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How to change your freight task from general freight to grain transport

General freight (line haul) to grain transport (farm gate to silo)

Thanks to the COVID-19 pandemic, many transport companies are diversifying, taking on new freight tasks and routes. These changes are an important business opportunity but, as with any change, risk management is an important part of management’s responsibilities.

When drivers have a freight task change as a result of a new contract or opportunity they may need specific training to update their skills and minimize the risk of an incident or injury. When considering such training, it’s important to think about the following:

  • Freight task and site-specific training requirements: including any mandated by regulation or the site operator.
  • OH&S requirements for specific freight tasks: such as for working at height, or for climbing up and down from rigids, trailers or prime movers.
  • Site-specific requirements: such as Loading Unloading Exclusion Zones (LUEZ), or direction of travel in depots.
  • Load restraint training: for tasks requiring freight to be restrained the driver, with reference to the Load Restraint Guide.

As always, err on the side of caution when it comes to training and safety. If you (or your drivers) are unsure whether instruction is needed, assume that it is.

Freight task changes in practice

There are a few factors to consider but it mostly comes down to understanding your drivers’ skills, the new tasks requirements, and using some common sense. Consider the example of a driver changing from general freight (line haul) to grain transport (paddock to silo):

Changes to prime mover operations and procedures (e.g. Kenworth to Scania):

  • Automatic gearboxes: differences and operation
  • Engine brake versus retarder: applications and operation
  • Cummins engine versus Scania: torque curve, fuel economy
  • Cabin controls: location and operation

Changes to trailer operations and procedures:

  • Line haul general freight may have been using flat tops or Tautliner
    • Tipping loads will consistently have a high centre of gravity
  • Coupling and uncoupling process will be new; drivers will need training on how to couple and uncouple hydraulic hoses to maintain minimum exposure of couplings to dirt contamination, female on trailer and male on prime mover.
  • Tipping procedures to be explained and practical tipping operation to be demonstrated and then practiced by driver.
  • In-paddock operation to be explained to driver:
    • Check soil to see if loss of traction may be an issue (sandy soils)
    • Load on level ground as loading on a slope will affect air gauge readings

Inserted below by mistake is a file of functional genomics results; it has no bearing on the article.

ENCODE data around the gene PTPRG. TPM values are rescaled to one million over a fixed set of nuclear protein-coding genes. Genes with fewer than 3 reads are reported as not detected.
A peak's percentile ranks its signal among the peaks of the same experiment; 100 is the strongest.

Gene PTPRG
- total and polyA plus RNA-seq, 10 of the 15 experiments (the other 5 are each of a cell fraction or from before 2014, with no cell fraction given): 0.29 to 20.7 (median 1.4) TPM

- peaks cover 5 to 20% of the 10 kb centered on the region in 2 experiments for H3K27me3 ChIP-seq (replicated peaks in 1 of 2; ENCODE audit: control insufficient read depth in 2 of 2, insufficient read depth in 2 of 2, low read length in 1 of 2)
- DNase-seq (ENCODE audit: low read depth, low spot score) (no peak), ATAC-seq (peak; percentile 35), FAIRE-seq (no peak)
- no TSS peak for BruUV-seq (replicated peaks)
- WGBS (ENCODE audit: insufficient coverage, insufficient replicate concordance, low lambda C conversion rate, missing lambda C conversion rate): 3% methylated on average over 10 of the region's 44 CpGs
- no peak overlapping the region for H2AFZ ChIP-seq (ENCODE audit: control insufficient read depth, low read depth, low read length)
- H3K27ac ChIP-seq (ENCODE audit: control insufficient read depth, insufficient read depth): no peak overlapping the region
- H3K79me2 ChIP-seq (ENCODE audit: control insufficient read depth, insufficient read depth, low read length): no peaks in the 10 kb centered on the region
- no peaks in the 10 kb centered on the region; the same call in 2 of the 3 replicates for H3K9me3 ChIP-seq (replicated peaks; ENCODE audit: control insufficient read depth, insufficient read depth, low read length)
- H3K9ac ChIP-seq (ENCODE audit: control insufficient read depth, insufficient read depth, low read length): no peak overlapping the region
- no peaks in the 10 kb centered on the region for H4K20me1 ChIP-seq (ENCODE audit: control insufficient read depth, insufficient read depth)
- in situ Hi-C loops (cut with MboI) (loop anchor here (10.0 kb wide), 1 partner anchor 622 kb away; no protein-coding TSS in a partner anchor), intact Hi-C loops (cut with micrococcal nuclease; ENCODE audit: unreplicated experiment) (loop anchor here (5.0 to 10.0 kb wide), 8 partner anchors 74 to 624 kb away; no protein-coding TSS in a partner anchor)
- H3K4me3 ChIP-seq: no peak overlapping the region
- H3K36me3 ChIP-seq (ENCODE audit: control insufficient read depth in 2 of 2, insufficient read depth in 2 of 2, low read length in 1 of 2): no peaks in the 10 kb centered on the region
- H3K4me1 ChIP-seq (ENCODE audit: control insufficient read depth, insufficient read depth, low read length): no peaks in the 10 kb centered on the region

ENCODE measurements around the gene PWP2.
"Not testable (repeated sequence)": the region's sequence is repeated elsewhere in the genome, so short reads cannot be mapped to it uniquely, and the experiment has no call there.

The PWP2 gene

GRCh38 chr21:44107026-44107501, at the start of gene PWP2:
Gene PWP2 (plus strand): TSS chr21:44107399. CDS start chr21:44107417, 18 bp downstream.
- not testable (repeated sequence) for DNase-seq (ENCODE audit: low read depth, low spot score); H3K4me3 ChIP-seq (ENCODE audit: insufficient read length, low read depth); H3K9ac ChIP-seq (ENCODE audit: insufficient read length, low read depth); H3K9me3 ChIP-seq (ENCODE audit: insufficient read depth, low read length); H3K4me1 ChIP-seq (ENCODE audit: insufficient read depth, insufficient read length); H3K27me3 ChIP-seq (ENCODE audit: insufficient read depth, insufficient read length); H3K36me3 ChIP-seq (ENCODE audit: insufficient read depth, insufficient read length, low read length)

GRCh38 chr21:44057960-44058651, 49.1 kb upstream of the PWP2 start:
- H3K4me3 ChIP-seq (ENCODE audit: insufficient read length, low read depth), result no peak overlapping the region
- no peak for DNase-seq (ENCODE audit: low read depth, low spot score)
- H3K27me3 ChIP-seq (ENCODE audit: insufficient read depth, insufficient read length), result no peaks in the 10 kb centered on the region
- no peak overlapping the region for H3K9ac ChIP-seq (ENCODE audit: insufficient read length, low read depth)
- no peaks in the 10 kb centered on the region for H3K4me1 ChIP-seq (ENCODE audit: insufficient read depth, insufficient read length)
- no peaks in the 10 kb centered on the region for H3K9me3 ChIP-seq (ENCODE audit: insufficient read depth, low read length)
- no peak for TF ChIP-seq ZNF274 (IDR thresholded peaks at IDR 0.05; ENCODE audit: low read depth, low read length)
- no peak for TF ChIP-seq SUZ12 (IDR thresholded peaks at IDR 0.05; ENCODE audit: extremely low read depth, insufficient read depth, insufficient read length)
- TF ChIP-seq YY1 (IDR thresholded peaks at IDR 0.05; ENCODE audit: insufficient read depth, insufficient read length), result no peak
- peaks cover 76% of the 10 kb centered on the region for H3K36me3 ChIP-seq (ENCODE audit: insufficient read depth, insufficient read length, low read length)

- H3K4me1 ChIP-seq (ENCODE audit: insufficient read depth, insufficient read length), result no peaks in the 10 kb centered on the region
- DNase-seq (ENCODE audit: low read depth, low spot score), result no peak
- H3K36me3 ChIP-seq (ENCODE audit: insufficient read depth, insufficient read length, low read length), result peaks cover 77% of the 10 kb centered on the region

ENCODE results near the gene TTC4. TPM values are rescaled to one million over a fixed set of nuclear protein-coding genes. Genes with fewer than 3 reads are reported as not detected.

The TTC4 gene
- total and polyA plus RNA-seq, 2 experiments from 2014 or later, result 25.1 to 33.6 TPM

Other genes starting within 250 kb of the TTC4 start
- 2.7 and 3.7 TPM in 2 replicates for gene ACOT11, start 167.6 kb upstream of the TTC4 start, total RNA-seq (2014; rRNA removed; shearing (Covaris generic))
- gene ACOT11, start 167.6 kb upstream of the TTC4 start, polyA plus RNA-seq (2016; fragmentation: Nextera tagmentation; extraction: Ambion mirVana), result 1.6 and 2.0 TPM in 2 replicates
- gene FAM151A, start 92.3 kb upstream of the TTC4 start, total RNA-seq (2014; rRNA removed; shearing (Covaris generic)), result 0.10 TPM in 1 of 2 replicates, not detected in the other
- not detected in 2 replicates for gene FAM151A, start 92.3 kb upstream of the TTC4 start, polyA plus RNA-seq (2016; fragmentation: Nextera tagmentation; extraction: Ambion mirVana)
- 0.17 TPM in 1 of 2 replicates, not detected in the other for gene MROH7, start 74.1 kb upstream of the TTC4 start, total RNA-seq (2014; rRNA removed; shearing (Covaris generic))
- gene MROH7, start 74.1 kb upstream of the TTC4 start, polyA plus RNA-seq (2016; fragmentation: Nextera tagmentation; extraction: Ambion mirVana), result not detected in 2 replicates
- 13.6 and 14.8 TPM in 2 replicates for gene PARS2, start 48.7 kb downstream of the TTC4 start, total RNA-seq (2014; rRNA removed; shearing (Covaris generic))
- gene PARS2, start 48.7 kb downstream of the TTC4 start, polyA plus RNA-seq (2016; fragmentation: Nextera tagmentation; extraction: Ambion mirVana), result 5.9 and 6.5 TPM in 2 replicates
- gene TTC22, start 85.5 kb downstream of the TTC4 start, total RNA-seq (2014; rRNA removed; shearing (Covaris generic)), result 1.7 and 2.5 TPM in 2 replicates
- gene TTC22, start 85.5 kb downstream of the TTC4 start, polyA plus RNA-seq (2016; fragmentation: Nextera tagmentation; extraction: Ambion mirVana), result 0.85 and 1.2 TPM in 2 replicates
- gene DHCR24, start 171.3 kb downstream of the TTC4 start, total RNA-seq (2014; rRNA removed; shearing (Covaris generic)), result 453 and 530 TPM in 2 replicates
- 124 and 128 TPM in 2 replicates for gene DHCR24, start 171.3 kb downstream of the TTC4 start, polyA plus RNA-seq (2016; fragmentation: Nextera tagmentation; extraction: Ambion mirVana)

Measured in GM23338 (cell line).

• Train driver on operation of on-board scales or air gauges
    • Explain HVNL requirements when transporting grain from farm gate to silo
    • Explain mass limits if driver is unsure (standard mass vs against HML)


TIP: VicRoads’ Heavy Vehicle Rollover Prevention Program will be very helpful here


SITE-SPECIFIC RULES: Most grain storage facilities have specific site safety rules and traffic management plans.

Drivers must understand the transport requirement in the Australian Grain Industry Code of Practice Section 2.6 Transport. In particular:

A. Explain why trailer cleanliness is important when a different grain is to be transported or there is a change from grain to fertilizer transport. Trailers must not have any residue grains or fertilizer when there is a task change, or the new load will be contaminated.

B. Explain and demonstrate the operation of the rolling tarp as trailers must be tarped and there are various methods of operation.

NOTE: All sites, regardless of who owns them, have safety rules in place and they may vary depending on the company involved. Make sure that you understand what is required at each site.


Assess your risks

The key is to reduce your exposure to risk. Due diligence before taking on any new freight task is the key; if you don’t understand the risks, you won’t be able to manage them. The checklist and links below are a good starting point, and your insurer will be able to help answer any questions about risks and risk management. The work you put in preparing for a new task will more than pay for itself in hassle-free driving and smooth operations.


  1. Ask the driver if this is the freight task and hours they wish to work
  2. Check the driver has the right Driver License Class endorsed on their license
  3. Check the driver has the appropriate DG or Forklift license if required
  4. Check the driver’s literacy and numeracy skills are adequate for task documentation
  5. Confirm the driver is physically fit to do the task (climbing, bending, wheel changing)
  6. Perform a dry run of the task to assess what training the driver needs
  7. Train the driver to the required standard if the dry run highlights skill shortages
  8. Reassess driver skills after a pre-determined time e.g. three weeks


Helpful links

Load Restraint Guide

Heavy vehicle rollover prevention program

Australian Grain Industry Code of Practice